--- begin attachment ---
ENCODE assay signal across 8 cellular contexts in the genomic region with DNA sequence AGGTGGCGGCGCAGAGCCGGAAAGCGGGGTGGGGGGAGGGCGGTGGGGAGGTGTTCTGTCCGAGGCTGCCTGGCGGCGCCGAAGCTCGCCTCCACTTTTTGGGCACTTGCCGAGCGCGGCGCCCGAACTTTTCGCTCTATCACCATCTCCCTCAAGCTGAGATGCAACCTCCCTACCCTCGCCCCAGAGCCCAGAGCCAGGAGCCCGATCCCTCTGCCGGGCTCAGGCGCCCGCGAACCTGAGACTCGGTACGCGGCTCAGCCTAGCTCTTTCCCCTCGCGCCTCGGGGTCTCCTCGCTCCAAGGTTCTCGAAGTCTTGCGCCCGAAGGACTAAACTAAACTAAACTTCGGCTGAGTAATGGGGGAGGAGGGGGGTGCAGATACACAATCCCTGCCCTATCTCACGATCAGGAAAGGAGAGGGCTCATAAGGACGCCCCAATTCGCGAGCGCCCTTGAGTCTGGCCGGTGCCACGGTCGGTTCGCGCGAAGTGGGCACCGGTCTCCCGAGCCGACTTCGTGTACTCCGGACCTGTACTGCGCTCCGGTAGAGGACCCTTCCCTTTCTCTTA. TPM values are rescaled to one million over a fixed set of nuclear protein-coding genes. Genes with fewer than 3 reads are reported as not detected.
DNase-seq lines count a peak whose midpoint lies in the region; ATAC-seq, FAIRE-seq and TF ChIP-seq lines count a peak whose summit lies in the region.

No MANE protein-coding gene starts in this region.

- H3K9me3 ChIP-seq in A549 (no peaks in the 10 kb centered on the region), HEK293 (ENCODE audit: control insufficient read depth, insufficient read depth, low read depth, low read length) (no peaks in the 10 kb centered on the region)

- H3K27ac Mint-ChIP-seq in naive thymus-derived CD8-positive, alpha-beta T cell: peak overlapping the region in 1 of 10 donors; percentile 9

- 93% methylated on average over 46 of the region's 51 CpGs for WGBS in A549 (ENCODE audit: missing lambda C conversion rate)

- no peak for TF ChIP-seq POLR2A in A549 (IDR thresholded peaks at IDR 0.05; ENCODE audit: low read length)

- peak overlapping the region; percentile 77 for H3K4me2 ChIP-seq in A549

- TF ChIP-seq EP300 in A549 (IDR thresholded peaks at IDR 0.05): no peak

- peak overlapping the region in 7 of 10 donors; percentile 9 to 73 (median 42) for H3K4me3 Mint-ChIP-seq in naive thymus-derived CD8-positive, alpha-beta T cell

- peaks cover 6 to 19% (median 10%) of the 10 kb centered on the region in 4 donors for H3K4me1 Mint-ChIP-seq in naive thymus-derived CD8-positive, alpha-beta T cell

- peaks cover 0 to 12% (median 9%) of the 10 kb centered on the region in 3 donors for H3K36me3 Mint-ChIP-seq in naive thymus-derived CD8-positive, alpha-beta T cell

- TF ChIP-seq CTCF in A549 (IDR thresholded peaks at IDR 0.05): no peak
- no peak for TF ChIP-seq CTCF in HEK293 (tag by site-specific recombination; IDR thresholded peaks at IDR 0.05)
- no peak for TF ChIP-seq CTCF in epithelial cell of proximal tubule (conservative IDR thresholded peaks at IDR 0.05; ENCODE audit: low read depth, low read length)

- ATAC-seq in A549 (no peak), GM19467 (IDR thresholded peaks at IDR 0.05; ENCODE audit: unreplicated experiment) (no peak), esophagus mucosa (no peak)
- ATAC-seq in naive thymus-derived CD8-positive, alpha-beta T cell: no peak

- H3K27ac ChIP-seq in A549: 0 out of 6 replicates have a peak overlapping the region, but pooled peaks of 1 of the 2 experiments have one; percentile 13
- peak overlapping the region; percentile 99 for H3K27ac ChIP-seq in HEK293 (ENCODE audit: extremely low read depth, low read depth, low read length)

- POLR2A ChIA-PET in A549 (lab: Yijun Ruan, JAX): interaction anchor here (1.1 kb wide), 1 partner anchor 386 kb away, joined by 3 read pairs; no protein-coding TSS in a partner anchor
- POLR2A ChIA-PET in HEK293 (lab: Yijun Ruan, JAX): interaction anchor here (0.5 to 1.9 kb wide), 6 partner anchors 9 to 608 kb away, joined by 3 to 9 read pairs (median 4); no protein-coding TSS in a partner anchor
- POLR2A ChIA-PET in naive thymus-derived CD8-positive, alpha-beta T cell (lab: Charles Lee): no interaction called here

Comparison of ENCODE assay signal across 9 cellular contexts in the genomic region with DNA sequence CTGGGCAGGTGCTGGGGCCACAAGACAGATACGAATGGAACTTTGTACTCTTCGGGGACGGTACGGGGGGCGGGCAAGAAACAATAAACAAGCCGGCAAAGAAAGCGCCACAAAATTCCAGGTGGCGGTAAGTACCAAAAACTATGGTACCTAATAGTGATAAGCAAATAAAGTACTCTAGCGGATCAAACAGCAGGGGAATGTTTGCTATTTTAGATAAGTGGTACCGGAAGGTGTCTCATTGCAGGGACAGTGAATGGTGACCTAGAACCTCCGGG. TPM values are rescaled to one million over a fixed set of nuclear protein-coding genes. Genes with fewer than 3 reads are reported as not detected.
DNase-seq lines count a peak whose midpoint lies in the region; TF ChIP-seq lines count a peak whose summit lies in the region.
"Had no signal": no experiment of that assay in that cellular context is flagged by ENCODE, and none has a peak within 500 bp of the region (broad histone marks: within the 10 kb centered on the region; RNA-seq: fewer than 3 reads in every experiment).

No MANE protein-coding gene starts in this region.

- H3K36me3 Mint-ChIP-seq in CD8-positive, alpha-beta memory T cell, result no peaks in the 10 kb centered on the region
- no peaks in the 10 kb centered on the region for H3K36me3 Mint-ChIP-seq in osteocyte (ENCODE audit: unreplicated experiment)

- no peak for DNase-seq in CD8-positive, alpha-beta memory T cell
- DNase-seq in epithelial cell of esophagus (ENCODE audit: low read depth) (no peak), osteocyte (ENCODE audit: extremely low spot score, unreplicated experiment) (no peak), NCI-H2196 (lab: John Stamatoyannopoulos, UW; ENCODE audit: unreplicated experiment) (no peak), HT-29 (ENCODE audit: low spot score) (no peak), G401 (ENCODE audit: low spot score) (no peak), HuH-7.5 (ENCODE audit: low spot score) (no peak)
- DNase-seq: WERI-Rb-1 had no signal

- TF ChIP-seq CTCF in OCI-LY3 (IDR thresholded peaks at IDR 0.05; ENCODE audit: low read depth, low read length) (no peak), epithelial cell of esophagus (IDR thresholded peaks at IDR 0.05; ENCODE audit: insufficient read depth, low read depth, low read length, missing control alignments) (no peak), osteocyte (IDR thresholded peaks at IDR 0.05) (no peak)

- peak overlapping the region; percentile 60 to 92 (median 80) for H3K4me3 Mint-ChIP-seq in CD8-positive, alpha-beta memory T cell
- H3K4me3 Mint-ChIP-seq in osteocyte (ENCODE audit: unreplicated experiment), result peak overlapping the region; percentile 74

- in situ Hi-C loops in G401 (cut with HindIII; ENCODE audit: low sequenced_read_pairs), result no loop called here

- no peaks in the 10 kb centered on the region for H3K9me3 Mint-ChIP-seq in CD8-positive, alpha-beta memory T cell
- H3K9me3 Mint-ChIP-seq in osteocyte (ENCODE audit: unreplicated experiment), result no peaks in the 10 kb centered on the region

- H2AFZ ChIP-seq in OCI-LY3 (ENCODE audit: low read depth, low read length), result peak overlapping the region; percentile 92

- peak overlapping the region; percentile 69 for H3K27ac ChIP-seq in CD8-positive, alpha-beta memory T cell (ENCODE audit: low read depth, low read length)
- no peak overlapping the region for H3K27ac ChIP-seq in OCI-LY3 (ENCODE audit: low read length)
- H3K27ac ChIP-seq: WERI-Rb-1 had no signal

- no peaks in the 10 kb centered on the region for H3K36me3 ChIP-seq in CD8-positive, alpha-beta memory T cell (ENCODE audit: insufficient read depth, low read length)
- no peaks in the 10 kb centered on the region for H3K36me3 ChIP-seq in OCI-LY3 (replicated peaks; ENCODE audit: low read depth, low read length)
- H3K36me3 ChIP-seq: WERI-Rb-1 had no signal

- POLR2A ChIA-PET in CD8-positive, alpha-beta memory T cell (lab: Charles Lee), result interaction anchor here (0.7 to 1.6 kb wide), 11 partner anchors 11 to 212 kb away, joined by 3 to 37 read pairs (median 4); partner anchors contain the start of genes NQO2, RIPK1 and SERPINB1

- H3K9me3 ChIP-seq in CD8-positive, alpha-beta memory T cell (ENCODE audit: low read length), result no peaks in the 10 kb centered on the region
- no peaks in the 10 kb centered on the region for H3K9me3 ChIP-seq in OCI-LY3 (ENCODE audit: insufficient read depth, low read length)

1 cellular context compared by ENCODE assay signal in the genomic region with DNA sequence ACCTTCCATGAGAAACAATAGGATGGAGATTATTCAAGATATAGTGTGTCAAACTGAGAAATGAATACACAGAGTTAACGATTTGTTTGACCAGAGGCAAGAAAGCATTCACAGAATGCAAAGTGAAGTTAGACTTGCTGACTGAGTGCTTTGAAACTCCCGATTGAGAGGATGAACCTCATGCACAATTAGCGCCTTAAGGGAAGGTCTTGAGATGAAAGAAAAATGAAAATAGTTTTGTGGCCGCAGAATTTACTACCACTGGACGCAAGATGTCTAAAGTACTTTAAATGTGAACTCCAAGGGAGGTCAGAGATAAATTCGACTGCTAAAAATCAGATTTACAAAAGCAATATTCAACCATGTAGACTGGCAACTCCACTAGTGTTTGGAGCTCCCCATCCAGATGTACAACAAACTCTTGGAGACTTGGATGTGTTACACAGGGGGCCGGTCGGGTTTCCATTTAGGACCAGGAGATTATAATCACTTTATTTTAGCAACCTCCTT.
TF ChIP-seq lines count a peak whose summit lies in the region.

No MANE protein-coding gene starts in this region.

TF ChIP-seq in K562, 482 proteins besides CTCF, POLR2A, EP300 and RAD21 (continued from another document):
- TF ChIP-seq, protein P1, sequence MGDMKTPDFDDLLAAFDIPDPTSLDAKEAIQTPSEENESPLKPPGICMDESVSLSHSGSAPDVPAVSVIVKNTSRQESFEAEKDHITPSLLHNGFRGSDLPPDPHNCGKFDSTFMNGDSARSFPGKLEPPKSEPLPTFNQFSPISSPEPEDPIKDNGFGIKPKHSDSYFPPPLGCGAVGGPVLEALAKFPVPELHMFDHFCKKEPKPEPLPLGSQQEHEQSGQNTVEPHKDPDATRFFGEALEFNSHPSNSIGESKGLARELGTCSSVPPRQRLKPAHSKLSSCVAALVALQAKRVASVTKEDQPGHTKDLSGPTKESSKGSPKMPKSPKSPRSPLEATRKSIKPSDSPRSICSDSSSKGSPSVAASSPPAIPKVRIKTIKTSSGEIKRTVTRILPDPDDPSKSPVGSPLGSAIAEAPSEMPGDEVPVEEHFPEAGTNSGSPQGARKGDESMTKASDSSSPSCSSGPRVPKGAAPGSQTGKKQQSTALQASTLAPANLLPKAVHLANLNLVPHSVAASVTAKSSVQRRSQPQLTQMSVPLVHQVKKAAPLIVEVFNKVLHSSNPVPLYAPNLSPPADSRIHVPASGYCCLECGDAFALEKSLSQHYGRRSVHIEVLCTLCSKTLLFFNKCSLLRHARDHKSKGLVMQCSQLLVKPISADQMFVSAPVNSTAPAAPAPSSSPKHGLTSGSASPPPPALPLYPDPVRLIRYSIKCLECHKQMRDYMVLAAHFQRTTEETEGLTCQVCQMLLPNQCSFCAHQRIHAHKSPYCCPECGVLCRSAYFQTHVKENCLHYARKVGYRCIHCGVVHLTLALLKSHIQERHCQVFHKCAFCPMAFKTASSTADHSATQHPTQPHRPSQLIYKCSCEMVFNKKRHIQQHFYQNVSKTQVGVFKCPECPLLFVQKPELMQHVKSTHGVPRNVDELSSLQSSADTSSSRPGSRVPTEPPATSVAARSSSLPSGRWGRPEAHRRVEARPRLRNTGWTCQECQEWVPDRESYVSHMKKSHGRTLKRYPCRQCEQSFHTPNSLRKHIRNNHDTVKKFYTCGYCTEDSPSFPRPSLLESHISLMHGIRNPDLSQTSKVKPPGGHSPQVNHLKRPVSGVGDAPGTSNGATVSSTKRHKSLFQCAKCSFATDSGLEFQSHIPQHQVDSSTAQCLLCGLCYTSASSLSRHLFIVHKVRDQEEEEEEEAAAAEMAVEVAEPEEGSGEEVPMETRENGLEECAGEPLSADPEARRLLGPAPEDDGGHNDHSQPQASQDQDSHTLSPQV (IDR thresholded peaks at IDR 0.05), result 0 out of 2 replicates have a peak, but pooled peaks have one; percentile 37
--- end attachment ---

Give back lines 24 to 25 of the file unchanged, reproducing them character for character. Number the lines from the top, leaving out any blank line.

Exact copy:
DNase-seq lines count a peak whose midpoint lies in the region; TF ChIP-seq lines count a peak whose summit lies in the region.
"Had no signal": no experiment of that assay in that cellular context is flagged by ENCODE, and none has a peak within 500 bp of the region (broad histone marks: within the 10 kb centered on the region; RNA-seq: fewer than 3 reads in every experiment).